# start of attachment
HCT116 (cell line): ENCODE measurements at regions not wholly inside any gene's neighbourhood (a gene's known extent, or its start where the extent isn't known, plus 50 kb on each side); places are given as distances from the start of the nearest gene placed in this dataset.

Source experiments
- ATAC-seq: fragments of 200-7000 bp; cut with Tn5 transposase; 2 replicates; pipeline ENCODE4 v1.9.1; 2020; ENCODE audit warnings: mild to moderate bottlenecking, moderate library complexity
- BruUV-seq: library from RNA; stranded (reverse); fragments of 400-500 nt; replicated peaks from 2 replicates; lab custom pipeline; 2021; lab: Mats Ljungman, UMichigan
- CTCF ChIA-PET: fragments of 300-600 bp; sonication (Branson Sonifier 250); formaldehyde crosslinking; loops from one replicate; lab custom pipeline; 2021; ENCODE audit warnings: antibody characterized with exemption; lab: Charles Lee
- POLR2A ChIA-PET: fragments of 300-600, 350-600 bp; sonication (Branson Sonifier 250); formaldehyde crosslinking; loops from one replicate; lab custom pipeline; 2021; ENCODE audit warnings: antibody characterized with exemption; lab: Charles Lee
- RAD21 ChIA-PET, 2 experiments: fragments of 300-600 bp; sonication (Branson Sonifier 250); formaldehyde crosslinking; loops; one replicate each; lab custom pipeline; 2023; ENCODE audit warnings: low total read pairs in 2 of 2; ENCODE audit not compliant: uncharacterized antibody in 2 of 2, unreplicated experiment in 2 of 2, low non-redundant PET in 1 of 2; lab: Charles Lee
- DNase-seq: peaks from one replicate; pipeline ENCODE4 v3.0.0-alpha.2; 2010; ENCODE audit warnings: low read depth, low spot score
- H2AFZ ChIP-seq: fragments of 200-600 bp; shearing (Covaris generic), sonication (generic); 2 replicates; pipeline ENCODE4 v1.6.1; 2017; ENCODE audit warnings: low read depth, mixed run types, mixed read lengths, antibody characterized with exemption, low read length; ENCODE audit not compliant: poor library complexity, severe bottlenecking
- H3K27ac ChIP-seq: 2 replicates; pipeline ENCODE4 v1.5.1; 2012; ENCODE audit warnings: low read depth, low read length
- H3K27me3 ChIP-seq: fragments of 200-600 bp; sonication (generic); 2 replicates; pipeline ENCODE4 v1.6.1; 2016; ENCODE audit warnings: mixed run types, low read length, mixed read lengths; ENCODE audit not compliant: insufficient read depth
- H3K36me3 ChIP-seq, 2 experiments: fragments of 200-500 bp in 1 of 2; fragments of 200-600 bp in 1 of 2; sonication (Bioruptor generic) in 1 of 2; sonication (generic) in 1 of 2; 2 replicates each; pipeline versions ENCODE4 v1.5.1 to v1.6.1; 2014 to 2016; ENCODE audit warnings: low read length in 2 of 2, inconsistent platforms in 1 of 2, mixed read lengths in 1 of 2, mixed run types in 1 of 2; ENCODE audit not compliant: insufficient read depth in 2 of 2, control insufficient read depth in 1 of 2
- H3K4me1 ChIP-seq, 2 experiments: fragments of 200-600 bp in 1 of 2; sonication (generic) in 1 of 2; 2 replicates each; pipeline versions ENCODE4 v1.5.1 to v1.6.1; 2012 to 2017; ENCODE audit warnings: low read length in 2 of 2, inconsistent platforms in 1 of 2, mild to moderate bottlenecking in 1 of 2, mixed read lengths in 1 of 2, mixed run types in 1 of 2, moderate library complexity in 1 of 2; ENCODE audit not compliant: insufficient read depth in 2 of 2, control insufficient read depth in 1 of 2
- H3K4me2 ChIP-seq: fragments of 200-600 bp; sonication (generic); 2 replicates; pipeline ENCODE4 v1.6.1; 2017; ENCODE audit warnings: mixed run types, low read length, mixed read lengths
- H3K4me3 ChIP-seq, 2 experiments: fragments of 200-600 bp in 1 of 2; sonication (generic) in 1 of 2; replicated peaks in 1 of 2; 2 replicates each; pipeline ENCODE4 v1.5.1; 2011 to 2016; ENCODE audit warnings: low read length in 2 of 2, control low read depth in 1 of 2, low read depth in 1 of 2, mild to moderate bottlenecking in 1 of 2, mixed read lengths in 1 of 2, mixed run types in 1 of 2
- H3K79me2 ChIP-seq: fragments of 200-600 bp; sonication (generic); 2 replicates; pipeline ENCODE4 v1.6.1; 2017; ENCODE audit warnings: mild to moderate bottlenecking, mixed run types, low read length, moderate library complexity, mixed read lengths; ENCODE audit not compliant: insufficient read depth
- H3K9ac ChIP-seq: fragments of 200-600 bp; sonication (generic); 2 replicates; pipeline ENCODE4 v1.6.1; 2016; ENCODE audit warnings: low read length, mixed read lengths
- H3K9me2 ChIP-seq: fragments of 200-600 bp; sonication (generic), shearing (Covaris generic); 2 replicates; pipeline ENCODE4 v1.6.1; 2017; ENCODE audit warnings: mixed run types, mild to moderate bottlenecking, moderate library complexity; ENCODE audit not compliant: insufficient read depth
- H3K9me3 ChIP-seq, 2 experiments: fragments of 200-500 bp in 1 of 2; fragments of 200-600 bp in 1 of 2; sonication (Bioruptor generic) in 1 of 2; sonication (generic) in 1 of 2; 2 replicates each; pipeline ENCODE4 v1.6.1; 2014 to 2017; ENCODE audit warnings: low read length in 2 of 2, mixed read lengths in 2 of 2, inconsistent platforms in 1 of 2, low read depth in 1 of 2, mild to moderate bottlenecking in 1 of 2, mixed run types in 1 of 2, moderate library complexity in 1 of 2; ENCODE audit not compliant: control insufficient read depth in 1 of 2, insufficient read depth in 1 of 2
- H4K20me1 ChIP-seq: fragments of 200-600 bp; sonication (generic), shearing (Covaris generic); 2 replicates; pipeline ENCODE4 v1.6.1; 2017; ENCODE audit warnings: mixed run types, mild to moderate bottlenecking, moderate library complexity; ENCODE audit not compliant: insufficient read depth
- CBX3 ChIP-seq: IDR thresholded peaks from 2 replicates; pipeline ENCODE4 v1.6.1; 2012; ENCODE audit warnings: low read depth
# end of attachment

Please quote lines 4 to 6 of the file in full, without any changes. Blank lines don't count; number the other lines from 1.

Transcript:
- BruUV-seq: library from RNA; stranded (reverse); fragments of 400-500 nt; replicated peaks from 2 replicates; lab custom pipeline; 2021; lab: Mats Ljungman, UMichigan
- CTCF ChIA-PET: fragments of 300-600 bp; sonication (Branson Sonifier 250); formaldehyde crosslinking; loops from one replicate; lab custom pipeline; 2021; ENCODE audit warnings: antibody characterized with exemption; lab: Charles Lee
- POLR2A ChIA-PET: fragments of 300-600, 350-600 bp; sonication (Branson Sonifier 250); formaldehyde crosslinking; loops from one replicate; lab custom pipeline; 2021; ENCODE audit warnings: antibody characterized with exemption; lab: Charles Lee